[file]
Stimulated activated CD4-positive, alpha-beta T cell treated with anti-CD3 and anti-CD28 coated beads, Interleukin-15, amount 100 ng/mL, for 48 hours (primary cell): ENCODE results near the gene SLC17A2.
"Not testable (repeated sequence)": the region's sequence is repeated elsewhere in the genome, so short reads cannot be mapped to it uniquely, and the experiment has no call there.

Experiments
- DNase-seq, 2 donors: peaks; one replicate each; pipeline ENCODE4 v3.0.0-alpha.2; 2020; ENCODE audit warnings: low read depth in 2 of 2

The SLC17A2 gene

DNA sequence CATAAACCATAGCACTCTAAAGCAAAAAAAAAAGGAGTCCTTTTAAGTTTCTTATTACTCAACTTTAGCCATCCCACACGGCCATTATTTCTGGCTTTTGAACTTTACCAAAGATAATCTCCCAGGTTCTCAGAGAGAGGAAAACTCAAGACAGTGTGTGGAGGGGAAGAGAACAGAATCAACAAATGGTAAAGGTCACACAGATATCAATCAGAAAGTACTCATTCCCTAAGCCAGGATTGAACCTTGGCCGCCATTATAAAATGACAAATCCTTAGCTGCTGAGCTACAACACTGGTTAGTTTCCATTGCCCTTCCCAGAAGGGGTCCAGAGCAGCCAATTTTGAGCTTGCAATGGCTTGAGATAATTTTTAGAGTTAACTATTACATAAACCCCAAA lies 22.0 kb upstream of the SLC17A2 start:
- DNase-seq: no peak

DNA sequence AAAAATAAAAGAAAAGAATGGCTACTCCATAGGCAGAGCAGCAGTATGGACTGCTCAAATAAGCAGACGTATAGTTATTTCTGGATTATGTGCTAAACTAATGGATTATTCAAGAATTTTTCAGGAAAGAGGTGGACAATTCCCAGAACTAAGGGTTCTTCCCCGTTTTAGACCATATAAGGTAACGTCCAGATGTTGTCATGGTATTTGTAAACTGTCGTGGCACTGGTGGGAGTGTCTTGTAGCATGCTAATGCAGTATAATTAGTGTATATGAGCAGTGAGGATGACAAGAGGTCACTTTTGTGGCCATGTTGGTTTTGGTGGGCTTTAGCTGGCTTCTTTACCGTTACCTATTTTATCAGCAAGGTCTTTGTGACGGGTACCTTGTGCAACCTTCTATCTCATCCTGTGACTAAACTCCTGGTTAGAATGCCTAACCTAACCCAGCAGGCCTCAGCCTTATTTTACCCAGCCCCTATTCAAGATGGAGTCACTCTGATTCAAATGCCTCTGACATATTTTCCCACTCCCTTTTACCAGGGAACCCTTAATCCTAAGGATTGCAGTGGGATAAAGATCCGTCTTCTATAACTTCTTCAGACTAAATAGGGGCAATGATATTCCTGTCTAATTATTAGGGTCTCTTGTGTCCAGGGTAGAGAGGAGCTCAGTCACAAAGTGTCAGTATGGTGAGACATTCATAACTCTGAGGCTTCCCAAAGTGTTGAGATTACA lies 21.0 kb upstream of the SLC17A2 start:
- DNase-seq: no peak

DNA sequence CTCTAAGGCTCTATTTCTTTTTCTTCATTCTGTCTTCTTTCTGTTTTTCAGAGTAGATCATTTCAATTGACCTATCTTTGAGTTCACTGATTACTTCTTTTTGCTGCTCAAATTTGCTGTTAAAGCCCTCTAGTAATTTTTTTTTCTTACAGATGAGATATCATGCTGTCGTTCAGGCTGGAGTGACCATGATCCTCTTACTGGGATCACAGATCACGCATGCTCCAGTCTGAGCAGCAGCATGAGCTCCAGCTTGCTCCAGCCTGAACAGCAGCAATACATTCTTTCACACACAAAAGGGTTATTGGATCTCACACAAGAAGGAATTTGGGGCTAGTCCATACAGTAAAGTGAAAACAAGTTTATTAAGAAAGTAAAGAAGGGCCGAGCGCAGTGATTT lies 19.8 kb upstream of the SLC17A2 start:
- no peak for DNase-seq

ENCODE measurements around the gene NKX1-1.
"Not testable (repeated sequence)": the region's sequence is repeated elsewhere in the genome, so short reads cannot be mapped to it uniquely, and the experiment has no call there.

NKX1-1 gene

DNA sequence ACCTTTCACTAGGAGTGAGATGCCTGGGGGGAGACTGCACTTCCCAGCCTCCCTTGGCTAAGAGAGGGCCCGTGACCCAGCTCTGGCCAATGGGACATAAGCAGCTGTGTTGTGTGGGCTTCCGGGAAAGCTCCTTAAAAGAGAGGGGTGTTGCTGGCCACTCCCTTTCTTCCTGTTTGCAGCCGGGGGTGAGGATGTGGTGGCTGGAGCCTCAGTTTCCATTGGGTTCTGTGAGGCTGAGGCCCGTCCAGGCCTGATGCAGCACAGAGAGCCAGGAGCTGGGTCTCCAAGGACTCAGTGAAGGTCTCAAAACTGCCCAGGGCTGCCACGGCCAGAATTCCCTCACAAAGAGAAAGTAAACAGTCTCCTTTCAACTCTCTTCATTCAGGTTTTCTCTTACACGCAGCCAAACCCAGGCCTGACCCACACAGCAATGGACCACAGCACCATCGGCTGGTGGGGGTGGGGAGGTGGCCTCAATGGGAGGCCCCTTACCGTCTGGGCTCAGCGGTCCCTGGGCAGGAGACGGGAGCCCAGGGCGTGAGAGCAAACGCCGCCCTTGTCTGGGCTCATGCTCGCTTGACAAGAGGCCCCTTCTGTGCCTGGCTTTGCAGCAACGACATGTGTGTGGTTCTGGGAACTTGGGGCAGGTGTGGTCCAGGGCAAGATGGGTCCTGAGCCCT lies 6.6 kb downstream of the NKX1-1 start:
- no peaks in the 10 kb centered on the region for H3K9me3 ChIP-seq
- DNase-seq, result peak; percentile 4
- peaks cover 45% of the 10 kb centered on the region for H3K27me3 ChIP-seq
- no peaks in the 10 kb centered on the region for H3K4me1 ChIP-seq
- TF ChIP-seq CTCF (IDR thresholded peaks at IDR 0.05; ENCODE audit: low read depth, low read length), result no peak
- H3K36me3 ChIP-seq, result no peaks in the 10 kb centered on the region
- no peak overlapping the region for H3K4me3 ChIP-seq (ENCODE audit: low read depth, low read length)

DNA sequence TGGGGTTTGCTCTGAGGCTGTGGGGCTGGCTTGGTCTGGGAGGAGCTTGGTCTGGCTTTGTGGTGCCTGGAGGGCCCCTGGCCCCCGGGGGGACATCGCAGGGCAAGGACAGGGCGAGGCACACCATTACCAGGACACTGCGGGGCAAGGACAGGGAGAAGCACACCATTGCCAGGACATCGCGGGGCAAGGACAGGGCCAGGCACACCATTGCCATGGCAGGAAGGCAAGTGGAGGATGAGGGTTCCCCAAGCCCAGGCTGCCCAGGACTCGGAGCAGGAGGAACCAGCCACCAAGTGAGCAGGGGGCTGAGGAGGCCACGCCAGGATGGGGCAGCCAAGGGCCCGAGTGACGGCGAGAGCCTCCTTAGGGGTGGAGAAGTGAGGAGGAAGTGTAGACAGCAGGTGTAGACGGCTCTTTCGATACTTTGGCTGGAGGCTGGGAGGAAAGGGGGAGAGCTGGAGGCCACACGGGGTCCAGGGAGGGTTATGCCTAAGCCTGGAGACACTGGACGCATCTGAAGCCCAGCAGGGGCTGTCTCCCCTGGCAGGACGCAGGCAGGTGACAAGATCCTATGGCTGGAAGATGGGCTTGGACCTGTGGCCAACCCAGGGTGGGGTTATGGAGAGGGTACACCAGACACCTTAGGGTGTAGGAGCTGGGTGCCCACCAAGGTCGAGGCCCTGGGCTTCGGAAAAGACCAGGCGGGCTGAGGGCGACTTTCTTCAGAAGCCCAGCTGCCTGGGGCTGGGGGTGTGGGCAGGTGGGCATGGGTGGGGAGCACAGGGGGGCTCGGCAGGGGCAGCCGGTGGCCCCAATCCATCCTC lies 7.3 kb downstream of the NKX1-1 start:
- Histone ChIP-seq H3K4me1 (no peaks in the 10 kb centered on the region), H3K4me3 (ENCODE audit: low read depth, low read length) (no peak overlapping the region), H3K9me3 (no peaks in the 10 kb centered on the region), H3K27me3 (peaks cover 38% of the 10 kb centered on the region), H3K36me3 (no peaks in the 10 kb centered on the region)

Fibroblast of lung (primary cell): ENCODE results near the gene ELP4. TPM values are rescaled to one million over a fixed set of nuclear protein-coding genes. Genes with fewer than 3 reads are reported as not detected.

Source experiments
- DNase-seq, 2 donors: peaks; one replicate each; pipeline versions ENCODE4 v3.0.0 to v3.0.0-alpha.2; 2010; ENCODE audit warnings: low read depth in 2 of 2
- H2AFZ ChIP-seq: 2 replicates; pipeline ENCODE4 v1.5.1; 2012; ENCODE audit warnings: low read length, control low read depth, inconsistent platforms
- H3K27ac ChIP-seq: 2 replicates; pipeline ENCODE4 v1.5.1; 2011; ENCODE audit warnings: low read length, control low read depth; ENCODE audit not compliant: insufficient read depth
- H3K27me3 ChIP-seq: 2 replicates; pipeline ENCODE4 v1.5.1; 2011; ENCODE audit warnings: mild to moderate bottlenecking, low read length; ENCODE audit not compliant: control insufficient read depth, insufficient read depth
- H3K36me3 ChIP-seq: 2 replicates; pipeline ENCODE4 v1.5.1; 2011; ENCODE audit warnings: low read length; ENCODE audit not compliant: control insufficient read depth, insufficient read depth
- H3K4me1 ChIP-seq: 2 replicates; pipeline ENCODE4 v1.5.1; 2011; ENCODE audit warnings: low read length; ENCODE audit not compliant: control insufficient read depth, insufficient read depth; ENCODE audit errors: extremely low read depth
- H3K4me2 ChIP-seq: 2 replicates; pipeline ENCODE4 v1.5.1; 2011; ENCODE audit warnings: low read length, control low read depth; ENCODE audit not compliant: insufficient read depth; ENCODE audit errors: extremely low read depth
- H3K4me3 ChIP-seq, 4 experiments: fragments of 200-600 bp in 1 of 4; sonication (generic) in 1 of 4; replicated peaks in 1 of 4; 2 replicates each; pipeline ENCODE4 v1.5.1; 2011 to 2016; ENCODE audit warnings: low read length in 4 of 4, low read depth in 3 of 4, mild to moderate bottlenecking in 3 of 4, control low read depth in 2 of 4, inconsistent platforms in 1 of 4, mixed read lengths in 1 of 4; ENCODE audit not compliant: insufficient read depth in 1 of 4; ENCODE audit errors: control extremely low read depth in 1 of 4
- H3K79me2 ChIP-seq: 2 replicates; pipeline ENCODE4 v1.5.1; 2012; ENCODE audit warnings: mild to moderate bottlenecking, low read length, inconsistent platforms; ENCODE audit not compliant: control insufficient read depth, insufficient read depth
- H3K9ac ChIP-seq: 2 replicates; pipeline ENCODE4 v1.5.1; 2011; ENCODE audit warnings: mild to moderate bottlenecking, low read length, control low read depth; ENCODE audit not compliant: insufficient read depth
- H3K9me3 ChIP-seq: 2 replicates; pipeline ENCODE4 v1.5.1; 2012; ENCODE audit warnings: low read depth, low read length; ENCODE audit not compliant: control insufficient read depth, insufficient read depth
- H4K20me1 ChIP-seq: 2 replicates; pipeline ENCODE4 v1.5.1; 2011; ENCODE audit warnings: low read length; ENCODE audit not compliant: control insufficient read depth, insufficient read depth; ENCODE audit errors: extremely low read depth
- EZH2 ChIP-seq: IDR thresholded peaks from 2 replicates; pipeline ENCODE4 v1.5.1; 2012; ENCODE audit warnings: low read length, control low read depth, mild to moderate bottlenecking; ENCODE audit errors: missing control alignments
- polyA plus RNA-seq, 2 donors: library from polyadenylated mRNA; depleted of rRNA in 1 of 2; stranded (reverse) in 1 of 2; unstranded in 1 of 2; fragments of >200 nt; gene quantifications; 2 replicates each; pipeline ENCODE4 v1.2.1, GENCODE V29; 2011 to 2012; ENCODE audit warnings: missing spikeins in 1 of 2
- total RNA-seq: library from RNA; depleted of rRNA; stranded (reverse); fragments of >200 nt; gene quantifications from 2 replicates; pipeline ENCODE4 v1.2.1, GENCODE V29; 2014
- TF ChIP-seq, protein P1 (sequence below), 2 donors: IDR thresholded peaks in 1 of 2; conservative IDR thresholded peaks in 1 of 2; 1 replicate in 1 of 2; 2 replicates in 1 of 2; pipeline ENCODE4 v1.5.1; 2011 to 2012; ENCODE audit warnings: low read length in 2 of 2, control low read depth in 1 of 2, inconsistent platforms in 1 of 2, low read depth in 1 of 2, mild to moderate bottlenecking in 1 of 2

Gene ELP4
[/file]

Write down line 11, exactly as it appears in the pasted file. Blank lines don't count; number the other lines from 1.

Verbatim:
- no peak for DNase-seq